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NASA, SpaceX reschedule Crew-3 launch due to weather

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NASA, SpaceX reschedule Crew-3 launch due to weather
A SpaceX Falcon 9 rocket with the company's Crew Dragon spacecraft onboard is seen after being raised into a vertical position on the launch pad at Launch Complex 39A as preparations continue for the Crew-3 mission Wednesday. Photo courtesy SpaceX | License Photo

Oct. 30 (UPI) -- NASA and SpaceX on Saturday scrapped plans to send astronauts to the International Space Station after a large mid-Atlantic storm caused weather issues along the flight path.

The Crew-3 launch, which was set to launch Sunday, is now scheduled to take place 1:10 a.m. EDT Wednesday, when weather conditions were expected to be 80% favorable. The NASA astronauts will launch on SpaceX's Crew Dragon spacecraft and Falcon 9 rocket from Kennedy Space Center in Florida.

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The crew, which includes pilot Tom Marshburn, commander Raja Chari, and mission specialists Kayla Barron and Matthias Maurer, is expected to spend six months carrying out research to help the United States prepare for longer space missions.

Dxperiments include multiple studies of astronaut health during long periods in space, plant growth without soil in microgravity and a demonstration of sensors that could help flying robots navigate spaceships like the orbiting laboratory.

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In addition to science experiments, the astronauts plan to conduct several spacewalks to upgrade the space station and to welcome several private astronauts during their mission.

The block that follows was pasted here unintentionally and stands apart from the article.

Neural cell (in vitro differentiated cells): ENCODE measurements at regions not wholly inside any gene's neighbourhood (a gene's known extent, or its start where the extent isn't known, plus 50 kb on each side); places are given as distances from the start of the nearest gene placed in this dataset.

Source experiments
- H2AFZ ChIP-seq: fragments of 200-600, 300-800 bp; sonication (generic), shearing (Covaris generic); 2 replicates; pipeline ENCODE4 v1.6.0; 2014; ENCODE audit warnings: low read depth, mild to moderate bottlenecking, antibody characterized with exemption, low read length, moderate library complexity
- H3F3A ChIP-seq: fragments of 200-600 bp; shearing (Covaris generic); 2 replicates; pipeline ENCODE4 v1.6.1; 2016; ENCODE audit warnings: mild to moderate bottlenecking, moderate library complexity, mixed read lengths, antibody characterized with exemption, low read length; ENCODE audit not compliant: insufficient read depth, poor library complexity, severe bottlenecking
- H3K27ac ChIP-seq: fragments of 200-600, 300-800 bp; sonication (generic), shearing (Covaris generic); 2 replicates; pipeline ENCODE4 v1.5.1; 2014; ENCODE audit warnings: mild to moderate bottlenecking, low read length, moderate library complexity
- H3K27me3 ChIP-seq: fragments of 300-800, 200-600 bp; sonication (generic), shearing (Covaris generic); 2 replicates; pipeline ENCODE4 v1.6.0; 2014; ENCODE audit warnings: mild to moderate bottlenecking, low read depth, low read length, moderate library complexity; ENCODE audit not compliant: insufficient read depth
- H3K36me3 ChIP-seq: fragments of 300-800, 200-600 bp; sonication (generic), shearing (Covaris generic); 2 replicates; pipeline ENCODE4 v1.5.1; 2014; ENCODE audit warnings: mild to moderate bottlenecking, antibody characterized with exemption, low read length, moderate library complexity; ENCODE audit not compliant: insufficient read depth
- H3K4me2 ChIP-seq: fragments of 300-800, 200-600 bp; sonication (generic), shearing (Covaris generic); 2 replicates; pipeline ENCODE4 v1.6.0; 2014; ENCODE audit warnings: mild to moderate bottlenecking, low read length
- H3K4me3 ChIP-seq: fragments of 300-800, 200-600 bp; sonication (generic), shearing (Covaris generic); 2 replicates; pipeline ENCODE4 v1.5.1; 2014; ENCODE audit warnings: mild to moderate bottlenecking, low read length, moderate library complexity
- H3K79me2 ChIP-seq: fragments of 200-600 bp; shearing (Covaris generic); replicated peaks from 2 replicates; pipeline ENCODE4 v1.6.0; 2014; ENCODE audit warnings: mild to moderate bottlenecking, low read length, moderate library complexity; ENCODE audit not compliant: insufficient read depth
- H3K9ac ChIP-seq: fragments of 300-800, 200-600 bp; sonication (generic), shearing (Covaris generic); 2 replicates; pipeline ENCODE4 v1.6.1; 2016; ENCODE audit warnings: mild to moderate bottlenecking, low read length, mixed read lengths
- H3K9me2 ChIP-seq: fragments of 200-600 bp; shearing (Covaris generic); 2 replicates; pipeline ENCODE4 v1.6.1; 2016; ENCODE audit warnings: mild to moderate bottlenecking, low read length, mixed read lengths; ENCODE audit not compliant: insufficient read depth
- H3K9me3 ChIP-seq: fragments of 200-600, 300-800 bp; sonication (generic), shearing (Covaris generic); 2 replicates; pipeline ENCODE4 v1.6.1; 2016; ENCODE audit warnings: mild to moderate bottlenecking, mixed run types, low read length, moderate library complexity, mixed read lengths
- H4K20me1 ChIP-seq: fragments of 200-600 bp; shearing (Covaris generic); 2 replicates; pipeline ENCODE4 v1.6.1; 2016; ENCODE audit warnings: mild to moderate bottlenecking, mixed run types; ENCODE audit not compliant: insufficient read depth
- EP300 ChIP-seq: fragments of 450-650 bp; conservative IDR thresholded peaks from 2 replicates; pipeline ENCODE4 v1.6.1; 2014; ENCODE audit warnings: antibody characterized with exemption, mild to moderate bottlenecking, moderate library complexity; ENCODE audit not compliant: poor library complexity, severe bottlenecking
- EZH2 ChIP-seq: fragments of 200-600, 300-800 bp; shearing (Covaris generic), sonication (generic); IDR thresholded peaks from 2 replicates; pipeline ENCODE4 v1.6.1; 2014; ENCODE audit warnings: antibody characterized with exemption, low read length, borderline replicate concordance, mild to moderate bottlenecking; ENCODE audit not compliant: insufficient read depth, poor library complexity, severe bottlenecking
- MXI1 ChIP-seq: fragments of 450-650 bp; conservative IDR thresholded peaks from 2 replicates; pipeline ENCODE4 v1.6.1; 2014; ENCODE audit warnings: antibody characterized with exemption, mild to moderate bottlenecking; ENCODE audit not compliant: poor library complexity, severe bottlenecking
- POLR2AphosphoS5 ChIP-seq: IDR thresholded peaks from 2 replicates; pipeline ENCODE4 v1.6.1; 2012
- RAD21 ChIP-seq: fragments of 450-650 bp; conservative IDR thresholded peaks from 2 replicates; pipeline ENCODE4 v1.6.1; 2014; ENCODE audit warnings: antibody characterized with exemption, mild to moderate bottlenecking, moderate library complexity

"Certainly, one of the pinnacles of your time on board is to have the opportunity to do a spacewalk," Mashburn, 61, said at a recent press conference.

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"But, what we're doing day to day in the laboratory is going to be what many of us look forward to the most. It's really special to be at the cutting edge of an event ... humans have never experienced before," Mashburn said.

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Packed inside the capsule are freeze-dried healthy foods, like kale and oily fish, that are part of a study to see how they could boost astronauts' awareness and overall health, Grace Douglas, lead scientist for NASA's Advanced Food Technology research, said during a press conference.

The challenge is to provide food that can last for months in space without spoiling or losing nutrients, she said.

Barron and Chari are part of NASA's Artemis corps who may visit the moon some day, so the time on the space station is vital training, Barron said at a press conference.

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Paul Brinkmann contributed to this report.

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Support teams work around the SpaceX Crew Dragon Resilience spacecraft shortly after it landed with NASA astronauts Mike Hopkins, Shannon Walker and Victor Glover and Japan Aerospace Exploration Agency astronaut Soichi Noguchi aboard in the Gulf of Mexico off Panama City, Fla., on Sunday. Photo by Bill Ingalls/NASA | License Photo

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